The Phantom Tollbooth by Norton Juster and classically illustrated by Jules Feiffer (1961) is a book for the clever reader. The book is full of wonderful wordplay, cliché, word stereotypes, and logic puzzles for a young child (and the adult!) to chuckle over and enjoy.
In the story, the young Milo is bored of school and of everything else in his life. He doesn’t want to play with his toys. He does want to learn anything. What’s the point of it all? As he ponders the existential meaning of his life, a gigantic magic tollbooth appears in his home, and he enters (why not? he doesn’t have anything better to do) a magically different world where words and numbers are very important, but meaning is tragically lacking. Using his wits and his courage, Milo, along with the help of a clever watchdog named Tock, comes to the rescue in finding meaning. I loved the emphasis on learning, the cleverness of the wordplay, and the delight that comes from the many colorful characters in his trip through Dictionopolis and Digitopolis. Milo becomes the hero of the everyman because he does the “impossible,” and who can’t help but love Tock the watchdog! (more…)
Charlie and the Chocolate Factory by Roald Dahl is a book and a movie (Gene Wilder) that I have found memories of when I was a child.
Charlie is about a child who has nothing and wins everything. He first gets the coveted golden ticket. He gets a lifetime supply of chocolate and a tour of the magical chocolate factory, led by the wacky Willy Wonka. We know from the beginning that Charlie Bucket is our hero and that the other children have severe character faults that make them undeserving of the chocolate. We cheer the downfall of the naughty children, hoping Charlie will make it to the end. (*spoiler: he does!*)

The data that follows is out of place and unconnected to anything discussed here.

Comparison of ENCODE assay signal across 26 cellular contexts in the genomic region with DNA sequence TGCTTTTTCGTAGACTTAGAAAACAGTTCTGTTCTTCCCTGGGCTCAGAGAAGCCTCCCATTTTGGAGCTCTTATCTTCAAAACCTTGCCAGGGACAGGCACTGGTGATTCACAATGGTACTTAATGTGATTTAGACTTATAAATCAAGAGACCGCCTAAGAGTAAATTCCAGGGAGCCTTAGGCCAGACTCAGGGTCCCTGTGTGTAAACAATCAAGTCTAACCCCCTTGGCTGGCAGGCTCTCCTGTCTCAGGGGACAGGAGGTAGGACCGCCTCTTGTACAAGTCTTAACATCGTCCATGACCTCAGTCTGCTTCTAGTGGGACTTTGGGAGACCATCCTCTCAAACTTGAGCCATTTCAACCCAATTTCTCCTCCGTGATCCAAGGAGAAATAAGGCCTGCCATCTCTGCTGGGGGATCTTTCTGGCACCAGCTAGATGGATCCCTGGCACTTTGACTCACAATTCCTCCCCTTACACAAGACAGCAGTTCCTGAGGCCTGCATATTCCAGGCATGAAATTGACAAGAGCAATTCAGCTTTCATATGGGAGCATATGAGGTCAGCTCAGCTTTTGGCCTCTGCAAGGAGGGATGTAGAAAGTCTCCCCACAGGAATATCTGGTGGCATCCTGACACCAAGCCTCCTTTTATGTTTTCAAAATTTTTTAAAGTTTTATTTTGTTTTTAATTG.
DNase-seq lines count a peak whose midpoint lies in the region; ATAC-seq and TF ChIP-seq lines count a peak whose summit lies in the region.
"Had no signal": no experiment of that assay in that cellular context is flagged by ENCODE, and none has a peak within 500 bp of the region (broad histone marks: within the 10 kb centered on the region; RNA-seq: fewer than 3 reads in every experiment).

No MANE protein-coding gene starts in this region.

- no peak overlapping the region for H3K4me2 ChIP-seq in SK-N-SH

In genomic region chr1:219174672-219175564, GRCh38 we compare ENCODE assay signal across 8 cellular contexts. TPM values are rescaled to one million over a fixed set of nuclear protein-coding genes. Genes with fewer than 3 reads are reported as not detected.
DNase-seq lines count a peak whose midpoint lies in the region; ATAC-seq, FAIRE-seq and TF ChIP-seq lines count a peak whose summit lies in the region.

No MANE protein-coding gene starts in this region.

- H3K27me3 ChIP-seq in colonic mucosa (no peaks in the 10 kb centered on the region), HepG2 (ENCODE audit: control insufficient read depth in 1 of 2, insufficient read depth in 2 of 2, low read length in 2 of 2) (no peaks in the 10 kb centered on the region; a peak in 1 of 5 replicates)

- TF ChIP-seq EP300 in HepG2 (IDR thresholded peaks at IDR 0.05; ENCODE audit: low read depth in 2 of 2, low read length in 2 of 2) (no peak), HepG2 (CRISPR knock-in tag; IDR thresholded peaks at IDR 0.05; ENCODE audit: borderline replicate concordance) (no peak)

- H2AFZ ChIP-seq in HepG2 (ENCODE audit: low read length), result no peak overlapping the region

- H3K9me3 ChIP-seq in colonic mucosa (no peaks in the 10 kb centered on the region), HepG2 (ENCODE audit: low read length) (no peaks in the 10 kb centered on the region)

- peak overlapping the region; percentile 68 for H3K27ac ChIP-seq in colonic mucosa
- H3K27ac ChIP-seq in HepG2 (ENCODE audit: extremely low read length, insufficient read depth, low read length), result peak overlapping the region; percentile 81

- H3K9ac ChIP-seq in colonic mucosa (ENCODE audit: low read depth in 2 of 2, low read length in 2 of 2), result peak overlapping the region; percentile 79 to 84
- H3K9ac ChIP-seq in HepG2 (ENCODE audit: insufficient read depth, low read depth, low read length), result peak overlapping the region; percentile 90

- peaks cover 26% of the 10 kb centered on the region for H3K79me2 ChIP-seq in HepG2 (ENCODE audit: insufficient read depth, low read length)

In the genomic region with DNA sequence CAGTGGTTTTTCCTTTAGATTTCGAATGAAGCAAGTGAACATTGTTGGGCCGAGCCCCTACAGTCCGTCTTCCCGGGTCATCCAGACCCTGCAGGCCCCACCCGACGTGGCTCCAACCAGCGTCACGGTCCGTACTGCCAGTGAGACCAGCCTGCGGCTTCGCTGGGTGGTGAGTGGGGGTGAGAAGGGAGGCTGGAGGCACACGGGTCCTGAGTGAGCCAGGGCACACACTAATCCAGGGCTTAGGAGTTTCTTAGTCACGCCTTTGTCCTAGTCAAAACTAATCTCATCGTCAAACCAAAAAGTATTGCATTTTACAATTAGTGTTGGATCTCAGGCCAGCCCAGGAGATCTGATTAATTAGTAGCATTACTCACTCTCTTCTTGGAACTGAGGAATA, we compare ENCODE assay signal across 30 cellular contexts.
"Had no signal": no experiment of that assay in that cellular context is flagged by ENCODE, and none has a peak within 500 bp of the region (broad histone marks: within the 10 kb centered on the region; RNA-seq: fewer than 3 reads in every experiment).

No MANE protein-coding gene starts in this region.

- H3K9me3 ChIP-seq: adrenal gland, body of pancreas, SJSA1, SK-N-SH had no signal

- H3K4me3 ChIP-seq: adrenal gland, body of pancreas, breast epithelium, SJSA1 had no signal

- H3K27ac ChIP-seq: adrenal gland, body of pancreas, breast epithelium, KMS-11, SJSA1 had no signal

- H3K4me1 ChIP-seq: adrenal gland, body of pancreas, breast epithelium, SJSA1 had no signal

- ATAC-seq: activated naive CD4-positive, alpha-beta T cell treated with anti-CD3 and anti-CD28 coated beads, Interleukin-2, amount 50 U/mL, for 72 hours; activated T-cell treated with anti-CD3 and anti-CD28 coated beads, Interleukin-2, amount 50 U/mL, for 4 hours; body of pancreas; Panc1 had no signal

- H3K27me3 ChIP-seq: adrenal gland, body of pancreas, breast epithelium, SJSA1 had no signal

“Spoilers” throughout the rest of this post. (more…)
My son (almost age 23 months) insists on reading the same books every night, usually three or four or five times. I’m very glad he loves to read, but I’m getting a bit weary of picture books. I do think we’ve had some winners in our Library Loot the past two weeks, though, so I thought it’s time to share what we are reading once again. (more…)
Mrs. Piggle-Wiggle is a magical friend to children, with her upside-down house and delicious cookies that are always waiting for you. She’s also a wonderful help to parents, who often don’t know how to solve the problems of parenthood.
When I was young I loved learning Mrs. Piggle-Wiggle’s “cures” for naughty children’s problems, such as not putting away toys, answering back, and refusing to take a bath. Her cures were ridiculous and magical, and they were funny.
However, as an adult, reading three volumes of such stories in The Mrs. Piggle-Wiggle Treasury by Betty MacDonald became tiring. In some respects, the sequels failed to live up to the original, and I was horribly disappointed. (more…)
In A Caldecott Celebration: Six Artists and Their Paths to the Caldecott Medal, Leonard Marcus illustrates the long road six Caldecott illustrators followed to produce to an award-winning book. This book is a combination of biography and art history as it looks at how six artists approached children’s book illustration over the last six decades.
I love the children’s books Marcus highlights, and it was truly fascinating to learn the stories behind them. The books he highlights are these (one for each decade).
- Make Way for Ducklings by Robert McCloskey (1942 Caldecott Medal winner)
- Cinderella by Marcia Brown (1955 winner)
- Where the Wild Things Are by Maurice Sendak (1964 winner)
- Sylvester and the Magic Pebble by William Steig (1970 winner)
- Jumanji by Chris Van Allsburg (1982 winner)
- Tuesday by David Weisner (1992 winner) (more…)